Interview with Man United Legend Brian Greenhoff!

Brian & Jimmy Greenhoff lifting the FA Cup at Wembley, 1977

Brian Greenhoff

Brian Greenhoff was capped for England 18 times.  He played and was a regular in the starting eleven for Manchester United from 1972-1981.  Following his career at Manchester United, he went on to play in various places and clubs including Leeds United.  It was my pleasure to speak to Brian.  We had a conversation about his life generally.

His Roots

Brian was born in Barnsley, Yorkshire County, England.  Yorkshire is the largest County in England.  (A County in England is like a State here).  He grew up playing on the streets.  There was no youth academies at the time and no local clubs – young boys played in the street and then played for their school team.  If they were good enough, by age 13, they would be invited to play for their town team.  The best players would get invited to play for the county team.  For either the town or the county teams, players went through a series of Trials.  Professional scouts, although not like it is today, would watch the town and county games to look for players.  That is how Brian was spotted.

Brian’s father was an avid football fan.  He taught Brian how to play soccer and was the only trainer Brian had until he was joined the Manchester United Youth Squad at age 15.  His father was a “football oriented” man.  Brian received a lot of his training by playing in the streets with his friends.

Brian has an older brother, Jimmy, who played for Leeds United and eventually the two paired together in the starting eleven for Manchester United.  In 1977, they were on the field together when Manchester United won the FA Cup.

Early Playing Days

His first organized team was at the Park Road School.  They only had one team and, since the school had boys up to age 11, most of the boys on the team were 11.  Brian was not allowed to play in his first year – when he was 7, but was invited to be on the team as an 8 year old.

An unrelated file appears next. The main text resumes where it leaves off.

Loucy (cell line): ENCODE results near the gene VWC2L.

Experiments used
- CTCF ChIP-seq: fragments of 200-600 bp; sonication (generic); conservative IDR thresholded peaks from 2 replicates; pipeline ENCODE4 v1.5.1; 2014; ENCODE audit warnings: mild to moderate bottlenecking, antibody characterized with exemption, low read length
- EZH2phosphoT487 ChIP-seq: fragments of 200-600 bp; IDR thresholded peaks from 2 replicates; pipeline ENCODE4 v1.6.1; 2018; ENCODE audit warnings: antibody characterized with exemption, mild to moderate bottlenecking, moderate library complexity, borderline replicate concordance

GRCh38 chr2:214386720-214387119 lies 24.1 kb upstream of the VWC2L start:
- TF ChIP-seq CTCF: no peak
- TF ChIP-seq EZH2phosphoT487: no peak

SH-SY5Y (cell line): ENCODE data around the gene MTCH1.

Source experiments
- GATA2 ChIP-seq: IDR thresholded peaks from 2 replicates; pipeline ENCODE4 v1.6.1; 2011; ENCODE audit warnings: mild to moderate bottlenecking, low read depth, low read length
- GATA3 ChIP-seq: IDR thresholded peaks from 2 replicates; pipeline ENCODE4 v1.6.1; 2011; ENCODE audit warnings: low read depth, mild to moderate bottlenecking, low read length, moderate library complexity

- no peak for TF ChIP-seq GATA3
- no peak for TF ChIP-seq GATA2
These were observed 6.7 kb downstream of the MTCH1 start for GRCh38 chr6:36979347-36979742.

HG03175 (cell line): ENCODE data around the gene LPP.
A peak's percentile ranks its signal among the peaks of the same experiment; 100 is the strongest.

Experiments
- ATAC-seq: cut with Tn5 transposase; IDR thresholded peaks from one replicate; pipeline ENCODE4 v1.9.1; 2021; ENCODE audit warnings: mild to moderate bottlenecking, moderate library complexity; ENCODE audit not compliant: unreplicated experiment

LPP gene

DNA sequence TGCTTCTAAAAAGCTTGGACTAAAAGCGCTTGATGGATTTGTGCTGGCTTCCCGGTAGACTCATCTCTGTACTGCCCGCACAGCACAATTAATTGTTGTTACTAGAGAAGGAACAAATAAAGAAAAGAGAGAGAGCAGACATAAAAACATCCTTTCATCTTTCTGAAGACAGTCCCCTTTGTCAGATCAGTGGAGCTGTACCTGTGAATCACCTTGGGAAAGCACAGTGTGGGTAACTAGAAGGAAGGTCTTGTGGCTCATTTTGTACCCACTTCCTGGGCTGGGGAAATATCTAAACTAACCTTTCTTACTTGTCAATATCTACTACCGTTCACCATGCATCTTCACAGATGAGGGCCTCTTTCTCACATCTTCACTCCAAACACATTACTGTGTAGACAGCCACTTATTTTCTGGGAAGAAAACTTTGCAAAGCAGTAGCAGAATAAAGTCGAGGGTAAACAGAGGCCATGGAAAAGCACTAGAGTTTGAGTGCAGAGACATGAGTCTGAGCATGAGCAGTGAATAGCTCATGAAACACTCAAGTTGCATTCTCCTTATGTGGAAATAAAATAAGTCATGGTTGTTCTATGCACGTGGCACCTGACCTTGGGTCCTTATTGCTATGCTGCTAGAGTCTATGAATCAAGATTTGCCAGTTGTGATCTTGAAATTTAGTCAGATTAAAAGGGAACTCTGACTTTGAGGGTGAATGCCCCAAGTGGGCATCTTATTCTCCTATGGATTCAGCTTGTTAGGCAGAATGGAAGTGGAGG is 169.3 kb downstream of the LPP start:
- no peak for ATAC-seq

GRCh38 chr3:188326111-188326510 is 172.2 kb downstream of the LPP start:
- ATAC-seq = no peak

His next school was Race Common Road School.  He played there until he was 15.  They had two teams.  Brian played on both teams for four years – he played on the higher level team for most of the time he was at the school.

At the same time, at age 13 he played for the Barnsley Boys, the town team.  This was a big honor.  The games were played on the Barnsley Ground – the same place that the professional team played.  He stood out on the Barnsley Boys so he and a couple other players from Barnsley were invited to the Yokshire Boys’ Trial Day.

Making a move from Barnsley Boys to Yorkshire Boys was a big move.  He did well in the trial and was invited to the Yorkshire Boys squad.  To Brian, playing for his County was a big honor.

Brian was also an exceptional Cricket player.  Much like soccer, Cricket teams were organized through the town and county.  And, like soccer, he represented the Barnsley Boys and then the Yorkshire Boys.

Manchester United

While he was playing football for the Yorkshire Boys, Joe Armstrong spotted him.  It was raining.  Joe, with his umbrella, walked over to Brian giving Brian some cover from the rain, and told Brian that someone form the club would like to come and see Brian’s mom and dad the next day.  There was not much more to the conversation.  Sure enough, the next day, Johnny Aston Sr. visited his home and agreed with his parents to place Brian on the youth squad for Manchester United.

Brian was under contract from 15-18 with Manchester United.  As he put it, “you have three years to prove yourself.”  He had to move from home and was boarded with a family who lived one mile from the training ground.  All of his expenses were paid.  He went home on the weekends.   He did well during this time and, at 17, was given a two-year professional contract fro 20 lbs./week.  He negotiated his own contract at 19 and secured a new two year deal at 35 lbs/week.